Google is planning to move out its Pixel smartphone production plant from China to Vietnam, according to the report from Nikkei Asian Review, a globally-acknowledged economic and political herald from Japan. The Herald further reports that Google has decided to make this move due to rising labor costs and strict tariffs introduced because of escalation in US-China trade war. In order to facilitate its Pixel smartphone production in Vietnam, Google has taken over an old factory of Nokia in the northern Bac Ninh province of Vietnam. This factory left by the European mobile giant will soon be used to manufacture Google Pixel smartphones in Asia.
For the Vietnamese workforce, this isn’t an issue since they have the idea about smartphone manufacturing by working for Samsung, Google smartphone rival and one of the world’s most well-known smartphone makers. Samsung has been operating in various parts of the country for more than a decade now. Google will move out most of its products that are designated specifically for the US market due to the rising tensions between the United States and China recently.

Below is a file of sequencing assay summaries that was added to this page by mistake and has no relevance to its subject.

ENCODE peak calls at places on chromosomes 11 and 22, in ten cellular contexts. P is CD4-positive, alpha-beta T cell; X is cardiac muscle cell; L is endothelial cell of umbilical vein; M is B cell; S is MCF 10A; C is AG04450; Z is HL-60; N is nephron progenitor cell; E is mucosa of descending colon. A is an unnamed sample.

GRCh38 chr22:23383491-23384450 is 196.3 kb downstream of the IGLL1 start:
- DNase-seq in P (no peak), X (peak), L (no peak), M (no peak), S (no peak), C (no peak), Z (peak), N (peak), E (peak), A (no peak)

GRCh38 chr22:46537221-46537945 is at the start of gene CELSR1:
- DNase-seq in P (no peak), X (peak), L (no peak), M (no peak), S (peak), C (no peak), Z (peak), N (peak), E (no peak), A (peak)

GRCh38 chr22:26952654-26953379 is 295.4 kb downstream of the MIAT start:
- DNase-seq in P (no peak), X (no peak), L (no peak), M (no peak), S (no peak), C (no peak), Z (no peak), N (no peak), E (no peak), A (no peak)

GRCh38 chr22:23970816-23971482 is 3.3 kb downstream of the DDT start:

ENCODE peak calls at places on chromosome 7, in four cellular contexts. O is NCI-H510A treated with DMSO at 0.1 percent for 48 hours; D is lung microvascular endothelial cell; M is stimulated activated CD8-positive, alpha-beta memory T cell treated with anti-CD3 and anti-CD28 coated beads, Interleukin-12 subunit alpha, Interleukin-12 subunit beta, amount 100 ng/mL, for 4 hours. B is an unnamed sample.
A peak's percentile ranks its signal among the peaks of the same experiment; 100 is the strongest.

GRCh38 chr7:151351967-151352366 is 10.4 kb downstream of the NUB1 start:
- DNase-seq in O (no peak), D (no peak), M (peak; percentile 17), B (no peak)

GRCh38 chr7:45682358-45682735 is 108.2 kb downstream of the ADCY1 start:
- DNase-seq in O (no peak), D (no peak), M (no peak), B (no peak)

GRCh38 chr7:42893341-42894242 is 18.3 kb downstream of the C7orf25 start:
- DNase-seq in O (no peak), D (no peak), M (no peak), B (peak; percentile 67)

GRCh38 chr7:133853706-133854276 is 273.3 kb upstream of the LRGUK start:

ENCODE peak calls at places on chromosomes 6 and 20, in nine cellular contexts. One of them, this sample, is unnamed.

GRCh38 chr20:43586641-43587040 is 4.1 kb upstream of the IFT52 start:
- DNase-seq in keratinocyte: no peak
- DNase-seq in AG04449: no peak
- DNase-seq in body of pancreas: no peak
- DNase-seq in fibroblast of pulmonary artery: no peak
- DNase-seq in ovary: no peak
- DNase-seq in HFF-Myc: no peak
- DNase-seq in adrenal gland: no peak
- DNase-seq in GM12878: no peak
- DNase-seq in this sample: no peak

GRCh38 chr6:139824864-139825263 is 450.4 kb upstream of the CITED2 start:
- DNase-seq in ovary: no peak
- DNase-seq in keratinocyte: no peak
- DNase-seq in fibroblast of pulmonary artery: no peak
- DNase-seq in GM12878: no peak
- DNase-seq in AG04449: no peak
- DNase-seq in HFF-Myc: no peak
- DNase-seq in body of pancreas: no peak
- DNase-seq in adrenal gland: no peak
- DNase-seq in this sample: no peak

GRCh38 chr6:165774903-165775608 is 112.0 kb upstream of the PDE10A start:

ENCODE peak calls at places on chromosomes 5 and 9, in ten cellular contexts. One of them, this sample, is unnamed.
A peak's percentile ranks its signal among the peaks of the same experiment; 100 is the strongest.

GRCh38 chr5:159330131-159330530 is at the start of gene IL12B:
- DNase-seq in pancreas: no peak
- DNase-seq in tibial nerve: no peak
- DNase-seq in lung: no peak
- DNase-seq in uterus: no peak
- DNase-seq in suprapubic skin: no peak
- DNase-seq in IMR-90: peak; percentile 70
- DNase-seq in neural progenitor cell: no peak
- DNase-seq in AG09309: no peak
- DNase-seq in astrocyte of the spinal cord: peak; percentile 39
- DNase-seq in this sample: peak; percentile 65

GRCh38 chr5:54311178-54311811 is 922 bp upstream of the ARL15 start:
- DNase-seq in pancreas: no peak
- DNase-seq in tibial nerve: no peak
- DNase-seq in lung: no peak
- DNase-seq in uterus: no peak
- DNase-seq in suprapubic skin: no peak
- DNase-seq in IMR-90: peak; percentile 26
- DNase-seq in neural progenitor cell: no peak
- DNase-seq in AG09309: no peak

U.S. President Donald Trump tweeted last week that he will instruct every US company to move their operations out of China and seek other alternatives. The US-China trade tirade kick started last year, and since then, it has escalated to a point where manufacturers and suppliers in both countries are finding it hard to see a common ground for trade.
It can be safely expected that unless a framework is not reached upon, this on-going US-China trade war will see many notable firms from both countries change their ground operations – maybe for long this time. After almost a year-long tirade between the two superpowers, the tit-for-tat method employed by the heads of the state of both countries is constantly shaking the world’s major business and tech arena.